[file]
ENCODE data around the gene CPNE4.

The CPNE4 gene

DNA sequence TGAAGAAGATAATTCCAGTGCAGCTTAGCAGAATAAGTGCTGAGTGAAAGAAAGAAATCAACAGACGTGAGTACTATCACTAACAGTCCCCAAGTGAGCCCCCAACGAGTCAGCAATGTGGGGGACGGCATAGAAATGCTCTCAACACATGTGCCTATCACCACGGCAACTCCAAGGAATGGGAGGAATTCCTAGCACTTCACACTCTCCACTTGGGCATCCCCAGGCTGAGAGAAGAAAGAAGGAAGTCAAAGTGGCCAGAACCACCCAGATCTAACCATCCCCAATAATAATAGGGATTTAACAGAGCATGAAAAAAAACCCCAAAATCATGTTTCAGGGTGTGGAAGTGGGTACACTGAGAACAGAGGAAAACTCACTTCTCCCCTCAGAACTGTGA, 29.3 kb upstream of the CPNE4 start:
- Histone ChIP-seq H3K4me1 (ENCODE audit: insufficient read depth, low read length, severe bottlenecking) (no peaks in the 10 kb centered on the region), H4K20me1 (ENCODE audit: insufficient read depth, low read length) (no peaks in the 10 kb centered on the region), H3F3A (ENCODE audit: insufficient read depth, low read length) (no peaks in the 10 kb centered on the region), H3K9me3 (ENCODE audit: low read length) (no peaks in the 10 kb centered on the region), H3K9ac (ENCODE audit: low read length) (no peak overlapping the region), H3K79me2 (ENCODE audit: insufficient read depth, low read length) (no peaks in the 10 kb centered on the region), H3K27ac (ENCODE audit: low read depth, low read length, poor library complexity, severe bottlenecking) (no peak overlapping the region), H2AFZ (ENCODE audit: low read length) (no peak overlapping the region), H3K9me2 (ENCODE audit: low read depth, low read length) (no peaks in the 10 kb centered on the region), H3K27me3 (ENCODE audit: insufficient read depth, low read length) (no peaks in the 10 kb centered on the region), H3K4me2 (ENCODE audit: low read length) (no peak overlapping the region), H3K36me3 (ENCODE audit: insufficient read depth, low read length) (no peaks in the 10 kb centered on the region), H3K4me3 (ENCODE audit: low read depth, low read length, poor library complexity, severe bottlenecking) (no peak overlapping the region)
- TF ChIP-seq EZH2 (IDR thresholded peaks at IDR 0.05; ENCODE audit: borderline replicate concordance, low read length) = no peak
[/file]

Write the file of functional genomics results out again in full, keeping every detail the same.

ENCODE data around the gene CPNE4.

The CPNE4 gene

DNA sequence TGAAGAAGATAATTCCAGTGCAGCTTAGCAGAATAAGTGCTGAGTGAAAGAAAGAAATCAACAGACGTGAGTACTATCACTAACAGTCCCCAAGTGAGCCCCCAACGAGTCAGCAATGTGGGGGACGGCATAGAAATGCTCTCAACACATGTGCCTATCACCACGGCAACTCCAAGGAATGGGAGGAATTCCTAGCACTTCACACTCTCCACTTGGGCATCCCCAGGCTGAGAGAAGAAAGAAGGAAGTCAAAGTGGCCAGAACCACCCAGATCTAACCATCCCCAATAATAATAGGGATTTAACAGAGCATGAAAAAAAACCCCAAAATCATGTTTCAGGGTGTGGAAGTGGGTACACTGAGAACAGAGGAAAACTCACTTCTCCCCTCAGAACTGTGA, 29.3 kb upstream of the CPNE4 start:
- Histone ChIP-seq H3K4me1 (ENCODE audit: insufficient read depth, low read length, severe bottlenecking) (no peaks in the 10 kb centered on the region), H4K20me1 (ENCODE audit: insufficient read depth, low read length) (no peaks in the 10 kb centered on the region), H3F3A (ENCODE audit: insufficient read depth, low read length) (no peaks in the 10 kb centered on the region), H3K9me3 (ENCODE audit: low read length) (no peaks in the 10 kb centered on the region), H3K9ac (ENCODE audit: low read length) (no peak overlapping the region), H3K79me2 (ENCODE audit: insufficient read depth, low read length) (no peaks in the 10 kb centered on the region), H3K27ac (ENCODE audit: low read depth, low read length, poor library complexity, severe bottlenecking) (no peak overlapping the region), H2AFZ (ENCODE audit: low read length) (no peak overlapping the region), H3K9me2 (ENCODE audit: low read depth, low read length) (no peaks in the 10 kb centered on the region), H3K27me3 (ENCODE audit: insufficient read depth, low read length) (no peaks in the 10 kb centered on the region), H3K4me2 (ENCODE audit: low read length) (no peak overlapping the region), H3K36me3 (ENCODE audit: insufficient read depth, low read length) (no peaks in the 10 kb centered on the region), H3K4me3 (ENCODE audit: low read depth, low read length, poor library complexity, severe bottlenecking) (no peak overlapping the region)
- TF ChIP-seq EZH2 (IDR thresholded peaks at IDR 0.05; ENCODE audit: borderline replicate concordance, low read length) = no peak